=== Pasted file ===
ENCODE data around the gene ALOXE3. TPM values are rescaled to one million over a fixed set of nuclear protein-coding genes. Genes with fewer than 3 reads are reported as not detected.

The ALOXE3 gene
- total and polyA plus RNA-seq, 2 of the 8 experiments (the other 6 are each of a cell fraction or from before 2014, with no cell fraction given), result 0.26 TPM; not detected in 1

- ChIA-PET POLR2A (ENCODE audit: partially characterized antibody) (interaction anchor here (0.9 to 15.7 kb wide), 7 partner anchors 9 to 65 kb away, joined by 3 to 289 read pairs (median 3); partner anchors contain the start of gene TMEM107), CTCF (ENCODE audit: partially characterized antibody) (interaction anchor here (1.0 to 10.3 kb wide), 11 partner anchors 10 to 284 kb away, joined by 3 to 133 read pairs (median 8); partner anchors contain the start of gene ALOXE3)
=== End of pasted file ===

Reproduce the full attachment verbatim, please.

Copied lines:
ENCODE data around the gene ALOXE3. TPM values are rescaled to one million over a fixed set of nuclear protein-coding genes. Genes with fewer than 3 reads are reported as not detected.

The ALOXE3 gene
- total and polyA plus RNA-seq, 2 of the 8 experiments (the other 6 are each of a cell fraction or from before 2014, with no cell fraction given), result 0.26 TPM; not detected in 1

- ChIA-PET POLR2A (ENCODE audit: partially characterized antibody) (interaction anchor here (0.9 to 15.7 kb wide), 7 partner anchors 9 to 65 kb away, joined by 3 to 289 read pairs (median 3); partner anchors contain the start of gene TMEM107), CTCF (ENCODE audit: partially characterized antibody) (interaction anchor here (1.0 to 10.3 kb wide), 11 partner anchors 10 to 284 kb away, joined by 3 to 133 read pairs (median 8); partner anchors contain the start of gene ALOXE3)